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How To Choose A Lawyer

When I was a kid when our family car broke down, do you know what my father did?

He took it to a Tamil mechanic. Do you know what he did when it broke down a week later? He took it back to the same Tamil mechanic.

A wonderful thing about our community is that we want to support our own. It is a trait that is not found in every other communities. My Jamaican friends tell me that they can't get a Jamaican client to save their lives. My Persian friends tell me that the last thing a Persian client wants is a Persian lawyer. I must admit that early on, I benefited from this uniquely Tamil attitude.

I am writing this article to tell you the obvious: hiring a lawyer because their last name is as long as yours is a bad idea. Personally, I have gone with the Tamil option where there has been a tie between options. But "Tamilhood" has never been the starting criteria. My choice has always been who will give me the best results. This is no different when it comes to finding a lawyer.

Another important characteristic about Tamil people is that we are a group that haven't had the same generational foundation as some communities that have been established in this country for many years. As a result, most Tamil people I know have had to pull themselves up by their bootstraps. They weren't able to rely on a rich family member to get them into a certain school or land a fancy job. The result of this has made our community proudly self-reliant.

It is a great quality to have when putting up a shelf or fixing a flat tire, but not so much when it comes to your legal issues.

Many people try to save money by avoiding the help of a legal professional, but this can be compared to trying to pull out your sore tooth instead of going to a dentist. You may get lucky and pull it out without any problems, but more likely than not, you will end up with a lot of pain and have to pay a lot more to fix the larger problems that you have created.

Similarly, problems can arises from a will being done improperly, such as property not going to those you want it to go to, leaving your beneficiaries with major issues after your death. Problems that come up from an error in the sale of a house or in a divorce can cost you thousands of dollars of additional legal costs and losses later on. A poorly done criminal case can lead to an unwarranted criminal record and possibly unnecessary jail time.

In my experience, when people say they want to handle a case on their own, they usually talk about someone they know who didn’t use a lawyer and had everything turned out fine. And these cases do happen, but they are the very, very rare exception. No one tells other people about how they represented themselves and lost horribly. That story does not get shared. Don’t be tricked into thinking that something lawyers spend years learning in law school, and years more gaining experience with, is something you can figure out from Wikipedia research and what you see on TV.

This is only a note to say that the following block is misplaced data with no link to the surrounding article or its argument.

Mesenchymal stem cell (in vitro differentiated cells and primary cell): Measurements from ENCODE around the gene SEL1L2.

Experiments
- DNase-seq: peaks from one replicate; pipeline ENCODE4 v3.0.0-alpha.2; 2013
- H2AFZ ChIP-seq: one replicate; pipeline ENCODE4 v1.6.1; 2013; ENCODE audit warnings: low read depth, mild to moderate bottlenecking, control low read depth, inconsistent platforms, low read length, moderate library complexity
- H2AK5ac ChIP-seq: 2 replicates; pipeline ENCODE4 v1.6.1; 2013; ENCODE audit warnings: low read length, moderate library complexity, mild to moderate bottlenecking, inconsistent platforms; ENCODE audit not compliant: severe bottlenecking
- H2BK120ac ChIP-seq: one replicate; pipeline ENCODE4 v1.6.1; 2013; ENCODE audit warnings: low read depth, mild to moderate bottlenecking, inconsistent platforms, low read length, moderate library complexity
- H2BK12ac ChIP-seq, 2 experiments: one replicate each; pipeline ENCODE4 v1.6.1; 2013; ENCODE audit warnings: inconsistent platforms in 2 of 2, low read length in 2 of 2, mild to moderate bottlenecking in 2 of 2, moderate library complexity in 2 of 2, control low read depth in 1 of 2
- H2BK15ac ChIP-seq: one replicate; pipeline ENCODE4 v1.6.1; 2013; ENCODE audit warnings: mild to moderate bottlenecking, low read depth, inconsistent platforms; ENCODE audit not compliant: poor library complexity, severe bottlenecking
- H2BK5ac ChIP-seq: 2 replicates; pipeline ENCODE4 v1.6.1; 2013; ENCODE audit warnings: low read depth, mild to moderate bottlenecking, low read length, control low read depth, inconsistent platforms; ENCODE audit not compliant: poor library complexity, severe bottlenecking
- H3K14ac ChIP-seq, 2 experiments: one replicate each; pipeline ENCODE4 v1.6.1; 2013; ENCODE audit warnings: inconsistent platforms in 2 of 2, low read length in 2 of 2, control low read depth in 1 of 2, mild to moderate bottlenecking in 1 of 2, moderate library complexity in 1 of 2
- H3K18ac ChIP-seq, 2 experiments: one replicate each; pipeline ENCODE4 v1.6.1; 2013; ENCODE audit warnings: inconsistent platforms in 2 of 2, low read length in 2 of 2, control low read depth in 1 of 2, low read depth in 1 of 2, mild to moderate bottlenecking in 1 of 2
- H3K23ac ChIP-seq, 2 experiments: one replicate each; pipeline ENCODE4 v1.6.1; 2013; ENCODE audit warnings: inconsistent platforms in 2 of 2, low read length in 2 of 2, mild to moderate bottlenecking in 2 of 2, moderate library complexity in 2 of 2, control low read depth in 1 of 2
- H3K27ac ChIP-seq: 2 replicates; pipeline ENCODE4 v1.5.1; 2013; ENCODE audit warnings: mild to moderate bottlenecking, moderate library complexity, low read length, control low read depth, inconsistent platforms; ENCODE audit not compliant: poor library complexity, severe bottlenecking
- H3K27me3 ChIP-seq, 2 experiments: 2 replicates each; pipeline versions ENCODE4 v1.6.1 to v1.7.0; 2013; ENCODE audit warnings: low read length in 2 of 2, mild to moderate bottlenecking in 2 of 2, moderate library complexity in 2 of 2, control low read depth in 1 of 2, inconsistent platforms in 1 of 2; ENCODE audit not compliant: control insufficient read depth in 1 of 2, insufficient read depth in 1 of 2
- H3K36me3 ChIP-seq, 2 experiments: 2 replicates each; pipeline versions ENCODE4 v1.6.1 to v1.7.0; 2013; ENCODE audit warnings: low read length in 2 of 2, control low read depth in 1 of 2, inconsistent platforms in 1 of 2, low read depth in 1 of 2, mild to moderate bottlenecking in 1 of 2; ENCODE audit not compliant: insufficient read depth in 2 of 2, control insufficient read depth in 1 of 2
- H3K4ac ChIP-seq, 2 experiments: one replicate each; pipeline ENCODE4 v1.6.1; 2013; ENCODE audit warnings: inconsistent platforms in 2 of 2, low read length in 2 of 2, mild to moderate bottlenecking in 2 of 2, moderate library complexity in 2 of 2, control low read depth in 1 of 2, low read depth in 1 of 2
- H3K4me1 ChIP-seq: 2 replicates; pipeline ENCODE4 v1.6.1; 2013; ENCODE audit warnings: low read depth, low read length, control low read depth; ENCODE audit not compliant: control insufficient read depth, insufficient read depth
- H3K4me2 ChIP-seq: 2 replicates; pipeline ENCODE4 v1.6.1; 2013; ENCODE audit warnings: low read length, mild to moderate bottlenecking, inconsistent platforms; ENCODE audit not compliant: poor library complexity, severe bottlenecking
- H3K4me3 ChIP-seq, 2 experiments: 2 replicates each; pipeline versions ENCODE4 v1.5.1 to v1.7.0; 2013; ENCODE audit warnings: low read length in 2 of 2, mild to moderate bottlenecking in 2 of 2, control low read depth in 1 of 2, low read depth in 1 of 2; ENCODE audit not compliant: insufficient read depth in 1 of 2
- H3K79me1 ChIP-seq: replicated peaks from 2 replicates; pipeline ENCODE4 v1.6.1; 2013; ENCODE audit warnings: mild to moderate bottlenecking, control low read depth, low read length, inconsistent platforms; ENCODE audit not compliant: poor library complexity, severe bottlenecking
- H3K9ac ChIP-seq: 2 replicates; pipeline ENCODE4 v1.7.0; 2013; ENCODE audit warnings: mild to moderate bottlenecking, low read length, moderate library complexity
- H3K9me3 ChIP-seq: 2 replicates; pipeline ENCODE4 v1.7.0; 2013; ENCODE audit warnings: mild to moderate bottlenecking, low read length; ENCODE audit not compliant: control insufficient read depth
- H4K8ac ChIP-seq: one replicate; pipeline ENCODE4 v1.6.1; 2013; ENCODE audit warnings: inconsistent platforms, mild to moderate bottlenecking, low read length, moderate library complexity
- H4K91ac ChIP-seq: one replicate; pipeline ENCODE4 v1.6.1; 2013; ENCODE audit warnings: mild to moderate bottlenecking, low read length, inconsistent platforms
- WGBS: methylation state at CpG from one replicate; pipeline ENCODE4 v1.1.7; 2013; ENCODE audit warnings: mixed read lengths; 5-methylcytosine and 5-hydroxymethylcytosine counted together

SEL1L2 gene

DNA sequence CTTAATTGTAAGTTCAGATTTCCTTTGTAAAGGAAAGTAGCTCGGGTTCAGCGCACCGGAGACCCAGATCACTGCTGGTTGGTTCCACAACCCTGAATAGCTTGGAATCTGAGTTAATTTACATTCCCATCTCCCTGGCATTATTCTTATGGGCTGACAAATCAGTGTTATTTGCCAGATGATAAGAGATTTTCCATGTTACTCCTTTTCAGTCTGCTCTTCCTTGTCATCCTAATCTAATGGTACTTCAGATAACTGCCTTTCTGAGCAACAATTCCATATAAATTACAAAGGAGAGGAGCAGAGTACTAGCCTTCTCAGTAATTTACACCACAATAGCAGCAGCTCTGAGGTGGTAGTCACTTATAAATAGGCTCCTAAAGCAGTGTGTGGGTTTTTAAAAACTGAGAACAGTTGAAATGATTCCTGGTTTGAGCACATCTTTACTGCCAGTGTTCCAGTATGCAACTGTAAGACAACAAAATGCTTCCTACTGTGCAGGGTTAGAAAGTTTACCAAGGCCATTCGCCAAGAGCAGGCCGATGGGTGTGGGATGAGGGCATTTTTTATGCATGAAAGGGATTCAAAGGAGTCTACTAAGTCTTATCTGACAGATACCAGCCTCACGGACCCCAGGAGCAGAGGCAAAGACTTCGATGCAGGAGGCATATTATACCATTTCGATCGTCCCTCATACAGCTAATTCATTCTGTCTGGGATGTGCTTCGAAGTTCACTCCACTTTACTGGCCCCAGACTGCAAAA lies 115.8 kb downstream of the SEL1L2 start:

The best way to find a lawyer is to ask around your community. It can sometimes be embarrassing to tell people that you have legal issues, but finding a professional you can trust will be worth it. Someone that has dealt with a lawyer first hand can tell you how they handled a case from start to finish. A language barrier between the client and lawyer can sometimes be an issue too, but there is a growing community of Tamil-speaking lawyers or those who work with excellent interpreters who can help you or your family members navigate these complex situations.

Here are some key things to look for in a lawyer: You want someone who is easy to get a hold of. Your legal issues may be only one of many cases to them, but it is the most important one to you. They should care about your case as much as you do. If you have trouble getting a hold of them personally at the start, it’s likely that it wont get any easier going forward. A lawyer that you are not able to connect with to ask important questions is not someone you want handling your legal issues.

They should also be able to communicate with you. Make sure you have ample time to talk to a lawyer when you first meet them. If you get a bad feeling from them, trust that instinct. The solicitor-client relationship is based on trust and if you can’t trust your lawyer from the beginning, it is unlikely you will develop that trust later on. They should be willing to meet with you as long and as many times as you need before you hire them. Someone who is rushing to push you out the door is more likely to be worried about how much money they can make rather than doing a quality job.

Finally, meet with as many lawyers as you can. No lawyer should pressure you into signing with them. Many lawyers do not charge a consultation fee, but be sure to ask before meeting them for the first time so you’re not surprised with a bill later. Ask tough questions and take notes. That way you will be able to compare what each has said before you make your final decision. I hope you found these tips helpful in the journey to choose the right lawyer for the job!

 

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